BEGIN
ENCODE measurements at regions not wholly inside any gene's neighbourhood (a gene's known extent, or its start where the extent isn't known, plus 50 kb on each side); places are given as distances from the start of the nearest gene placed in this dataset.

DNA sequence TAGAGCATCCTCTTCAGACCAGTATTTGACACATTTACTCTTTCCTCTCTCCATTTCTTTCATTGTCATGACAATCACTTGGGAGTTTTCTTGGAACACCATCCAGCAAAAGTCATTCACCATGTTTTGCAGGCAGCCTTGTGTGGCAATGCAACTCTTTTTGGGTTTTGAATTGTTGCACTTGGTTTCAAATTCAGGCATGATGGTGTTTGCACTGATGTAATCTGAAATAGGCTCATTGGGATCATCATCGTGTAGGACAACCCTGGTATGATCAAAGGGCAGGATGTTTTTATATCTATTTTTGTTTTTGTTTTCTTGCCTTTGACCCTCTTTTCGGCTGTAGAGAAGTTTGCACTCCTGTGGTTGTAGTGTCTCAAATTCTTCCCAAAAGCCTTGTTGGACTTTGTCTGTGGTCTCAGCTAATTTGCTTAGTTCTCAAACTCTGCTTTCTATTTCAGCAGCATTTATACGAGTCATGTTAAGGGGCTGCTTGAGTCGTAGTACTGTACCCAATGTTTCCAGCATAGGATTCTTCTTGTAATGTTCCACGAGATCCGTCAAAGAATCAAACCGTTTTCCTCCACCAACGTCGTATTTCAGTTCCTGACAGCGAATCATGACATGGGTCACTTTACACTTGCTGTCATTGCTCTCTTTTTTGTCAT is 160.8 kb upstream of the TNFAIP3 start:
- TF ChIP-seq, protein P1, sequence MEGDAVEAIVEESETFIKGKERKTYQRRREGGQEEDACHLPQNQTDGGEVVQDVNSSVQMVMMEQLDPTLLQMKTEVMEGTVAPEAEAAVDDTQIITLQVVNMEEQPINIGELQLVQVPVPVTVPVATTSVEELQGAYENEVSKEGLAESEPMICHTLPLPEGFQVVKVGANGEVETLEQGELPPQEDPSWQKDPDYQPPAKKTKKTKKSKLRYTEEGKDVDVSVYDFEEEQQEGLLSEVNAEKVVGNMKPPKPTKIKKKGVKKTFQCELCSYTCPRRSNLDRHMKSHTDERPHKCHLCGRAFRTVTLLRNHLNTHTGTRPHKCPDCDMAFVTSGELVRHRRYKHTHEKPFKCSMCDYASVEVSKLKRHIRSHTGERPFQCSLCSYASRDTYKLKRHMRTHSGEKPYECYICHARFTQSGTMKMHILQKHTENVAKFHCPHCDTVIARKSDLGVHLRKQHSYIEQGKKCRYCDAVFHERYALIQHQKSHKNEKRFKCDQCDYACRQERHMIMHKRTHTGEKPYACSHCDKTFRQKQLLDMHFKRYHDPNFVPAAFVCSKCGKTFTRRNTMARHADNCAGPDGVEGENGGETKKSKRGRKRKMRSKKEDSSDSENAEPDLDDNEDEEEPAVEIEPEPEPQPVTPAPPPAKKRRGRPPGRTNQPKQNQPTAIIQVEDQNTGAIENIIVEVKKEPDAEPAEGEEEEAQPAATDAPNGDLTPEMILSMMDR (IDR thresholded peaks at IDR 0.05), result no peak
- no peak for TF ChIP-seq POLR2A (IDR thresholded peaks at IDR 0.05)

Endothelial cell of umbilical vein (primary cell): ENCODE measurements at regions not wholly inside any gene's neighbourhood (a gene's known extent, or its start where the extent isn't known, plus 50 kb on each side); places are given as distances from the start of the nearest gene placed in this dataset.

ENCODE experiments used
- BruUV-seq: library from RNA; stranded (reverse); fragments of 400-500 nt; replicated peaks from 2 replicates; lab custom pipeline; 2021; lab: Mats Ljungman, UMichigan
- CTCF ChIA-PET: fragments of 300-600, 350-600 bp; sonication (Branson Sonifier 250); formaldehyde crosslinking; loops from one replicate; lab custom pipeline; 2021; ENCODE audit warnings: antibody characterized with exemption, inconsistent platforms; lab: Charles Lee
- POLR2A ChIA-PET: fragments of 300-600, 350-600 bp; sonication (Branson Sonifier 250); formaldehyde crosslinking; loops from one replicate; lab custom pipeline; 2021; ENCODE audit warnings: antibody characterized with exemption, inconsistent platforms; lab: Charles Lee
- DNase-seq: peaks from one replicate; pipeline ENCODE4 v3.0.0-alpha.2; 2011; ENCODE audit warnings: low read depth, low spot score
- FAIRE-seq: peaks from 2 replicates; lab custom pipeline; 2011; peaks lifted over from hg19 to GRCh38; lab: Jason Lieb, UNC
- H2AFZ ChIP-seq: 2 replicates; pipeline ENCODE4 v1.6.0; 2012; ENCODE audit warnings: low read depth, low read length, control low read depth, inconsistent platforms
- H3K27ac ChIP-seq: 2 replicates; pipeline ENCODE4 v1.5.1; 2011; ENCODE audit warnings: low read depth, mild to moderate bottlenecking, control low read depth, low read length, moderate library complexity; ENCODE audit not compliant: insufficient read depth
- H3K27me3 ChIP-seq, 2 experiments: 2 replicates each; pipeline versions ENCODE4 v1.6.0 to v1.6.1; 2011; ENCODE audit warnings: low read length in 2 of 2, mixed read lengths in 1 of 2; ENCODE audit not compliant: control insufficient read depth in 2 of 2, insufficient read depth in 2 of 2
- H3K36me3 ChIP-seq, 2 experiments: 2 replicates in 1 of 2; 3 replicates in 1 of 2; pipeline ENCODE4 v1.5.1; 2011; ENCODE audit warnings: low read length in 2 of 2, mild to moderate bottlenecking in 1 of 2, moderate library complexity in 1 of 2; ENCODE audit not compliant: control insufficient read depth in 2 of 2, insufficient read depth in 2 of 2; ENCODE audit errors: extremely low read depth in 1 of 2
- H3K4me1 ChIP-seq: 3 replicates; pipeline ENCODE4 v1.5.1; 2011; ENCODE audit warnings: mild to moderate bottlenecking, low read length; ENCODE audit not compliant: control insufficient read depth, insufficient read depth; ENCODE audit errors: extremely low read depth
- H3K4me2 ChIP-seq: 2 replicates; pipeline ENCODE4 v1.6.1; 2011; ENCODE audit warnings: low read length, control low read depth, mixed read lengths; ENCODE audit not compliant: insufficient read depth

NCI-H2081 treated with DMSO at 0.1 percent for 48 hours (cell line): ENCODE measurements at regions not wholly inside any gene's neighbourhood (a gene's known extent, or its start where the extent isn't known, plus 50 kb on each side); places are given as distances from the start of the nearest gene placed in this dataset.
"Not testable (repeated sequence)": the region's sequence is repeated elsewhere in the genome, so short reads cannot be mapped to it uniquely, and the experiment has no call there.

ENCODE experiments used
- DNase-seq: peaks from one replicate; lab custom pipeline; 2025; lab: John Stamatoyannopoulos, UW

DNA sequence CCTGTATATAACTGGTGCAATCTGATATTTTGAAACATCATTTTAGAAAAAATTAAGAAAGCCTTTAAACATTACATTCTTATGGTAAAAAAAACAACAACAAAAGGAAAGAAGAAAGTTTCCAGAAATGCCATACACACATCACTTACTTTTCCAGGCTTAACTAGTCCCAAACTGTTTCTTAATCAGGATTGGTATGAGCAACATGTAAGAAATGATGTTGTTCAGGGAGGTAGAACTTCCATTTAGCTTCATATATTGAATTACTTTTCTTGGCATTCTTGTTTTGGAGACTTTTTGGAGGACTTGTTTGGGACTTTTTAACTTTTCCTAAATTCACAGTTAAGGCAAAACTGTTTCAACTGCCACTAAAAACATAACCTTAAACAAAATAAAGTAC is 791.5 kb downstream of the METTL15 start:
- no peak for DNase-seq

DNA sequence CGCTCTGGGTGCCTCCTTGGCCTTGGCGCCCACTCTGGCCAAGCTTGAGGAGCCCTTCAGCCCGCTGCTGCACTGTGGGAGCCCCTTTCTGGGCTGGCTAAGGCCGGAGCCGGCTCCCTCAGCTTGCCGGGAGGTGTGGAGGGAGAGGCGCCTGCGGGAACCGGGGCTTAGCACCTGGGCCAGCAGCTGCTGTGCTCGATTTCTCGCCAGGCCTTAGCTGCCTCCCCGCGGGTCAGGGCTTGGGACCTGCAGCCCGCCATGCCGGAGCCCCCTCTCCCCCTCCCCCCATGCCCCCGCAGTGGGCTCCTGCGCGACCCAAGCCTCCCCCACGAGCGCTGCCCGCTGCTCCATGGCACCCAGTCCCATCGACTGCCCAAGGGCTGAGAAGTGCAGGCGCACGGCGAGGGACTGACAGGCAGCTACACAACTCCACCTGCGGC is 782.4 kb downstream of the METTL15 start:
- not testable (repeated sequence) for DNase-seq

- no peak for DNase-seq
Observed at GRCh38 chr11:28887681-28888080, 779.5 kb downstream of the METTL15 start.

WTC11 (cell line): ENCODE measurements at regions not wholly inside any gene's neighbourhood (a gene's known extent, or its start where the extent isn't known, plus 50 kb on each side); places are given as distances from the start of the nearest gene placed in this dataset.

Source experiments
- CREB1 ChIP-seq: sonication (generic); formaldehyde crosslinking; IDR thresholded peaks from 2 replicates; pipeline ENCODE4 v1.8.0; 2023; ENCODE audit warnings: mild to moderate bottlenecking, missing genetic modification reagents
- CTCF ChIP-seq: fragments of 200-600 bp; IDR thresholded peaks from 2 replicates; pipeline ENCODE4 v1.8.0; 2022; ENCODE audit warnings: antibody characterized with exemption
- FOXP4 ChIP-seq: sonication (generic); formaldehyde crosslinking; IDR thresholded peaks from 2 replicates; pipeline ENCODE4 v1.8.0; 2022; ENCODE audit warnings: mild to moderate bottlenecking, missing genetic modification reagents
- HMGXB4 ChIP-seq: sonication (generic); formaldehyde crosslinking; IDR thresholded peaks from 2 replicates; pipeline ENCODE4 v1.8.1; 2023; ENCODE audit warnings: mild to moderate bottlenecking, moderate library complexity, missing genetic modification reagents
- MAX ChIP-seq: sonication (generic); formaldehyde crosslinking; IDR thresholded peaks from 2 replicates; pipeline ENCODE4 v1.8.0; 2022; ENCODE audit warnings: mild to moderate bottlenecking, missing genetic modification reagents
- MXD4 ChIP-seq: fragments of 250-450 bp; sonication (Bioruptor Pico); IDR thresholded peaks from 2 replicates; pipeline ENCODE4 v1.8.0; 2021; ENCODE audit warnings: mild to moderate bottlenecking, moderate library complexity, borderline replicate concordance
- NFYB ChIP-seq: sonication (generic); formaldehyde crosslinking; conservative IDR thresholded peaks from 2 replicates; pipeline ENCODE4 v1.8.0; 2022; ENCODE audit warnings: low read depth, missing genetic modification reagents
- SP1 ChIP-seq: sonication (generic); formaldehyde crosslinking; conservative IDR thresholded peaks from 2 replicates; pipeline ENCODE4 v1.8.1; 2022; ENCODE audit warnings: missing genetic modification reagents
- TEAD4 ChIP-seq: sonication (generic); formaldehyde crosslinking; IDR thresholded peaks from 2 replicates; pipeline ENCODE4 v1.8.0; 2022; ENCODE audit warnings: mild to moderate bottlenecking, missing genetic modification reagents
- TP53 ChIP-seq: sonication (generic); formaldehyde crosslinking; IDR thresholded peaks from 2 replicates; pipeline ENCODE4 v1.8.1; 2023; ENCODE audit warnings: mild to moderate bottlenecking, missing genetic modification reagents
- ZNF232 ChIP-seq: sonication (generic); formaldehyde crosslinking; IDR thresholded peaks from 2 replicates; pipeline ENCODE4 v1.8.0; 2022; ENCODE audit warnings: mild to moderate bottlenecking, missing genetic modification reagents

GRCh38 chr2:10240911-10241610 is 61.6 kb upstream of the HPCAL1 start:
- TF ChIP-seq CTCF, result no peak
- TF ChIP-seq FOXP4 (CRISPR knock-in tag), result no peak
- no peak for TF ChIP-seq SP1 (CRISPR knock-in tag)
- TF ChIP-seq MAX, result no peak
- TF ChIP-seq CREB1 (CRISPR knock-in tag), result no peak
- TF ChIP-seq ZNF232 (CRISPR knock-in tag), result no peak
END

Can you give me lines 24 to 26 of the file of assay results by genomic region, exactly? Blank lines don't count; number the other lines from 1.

DNA sequence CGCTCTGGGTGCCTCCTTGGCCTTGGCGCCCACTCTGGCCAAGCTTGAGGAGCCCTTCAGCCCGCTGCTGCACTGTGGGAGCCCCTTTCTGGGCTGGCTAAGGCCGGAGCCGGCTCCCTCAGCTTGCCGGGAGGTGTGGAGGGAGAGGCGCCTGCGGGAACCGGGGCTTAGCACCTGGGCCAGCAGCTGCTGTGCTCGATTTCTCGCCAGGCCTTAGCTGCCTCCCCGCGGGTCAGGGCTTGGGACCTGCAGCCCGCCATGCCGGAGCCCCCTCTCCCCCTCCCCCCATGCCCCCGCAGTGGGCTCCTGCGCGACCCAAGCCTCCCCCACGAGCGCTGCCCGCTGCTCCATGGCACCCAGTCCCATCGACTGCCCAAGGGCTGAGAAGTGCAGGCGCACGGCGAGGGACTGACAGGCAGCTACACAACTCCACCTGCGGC is 782.4 kb downstream of the METTL15 start:
- not testable (repeated sequence) for DNase-seq

- no peak for DNase-seq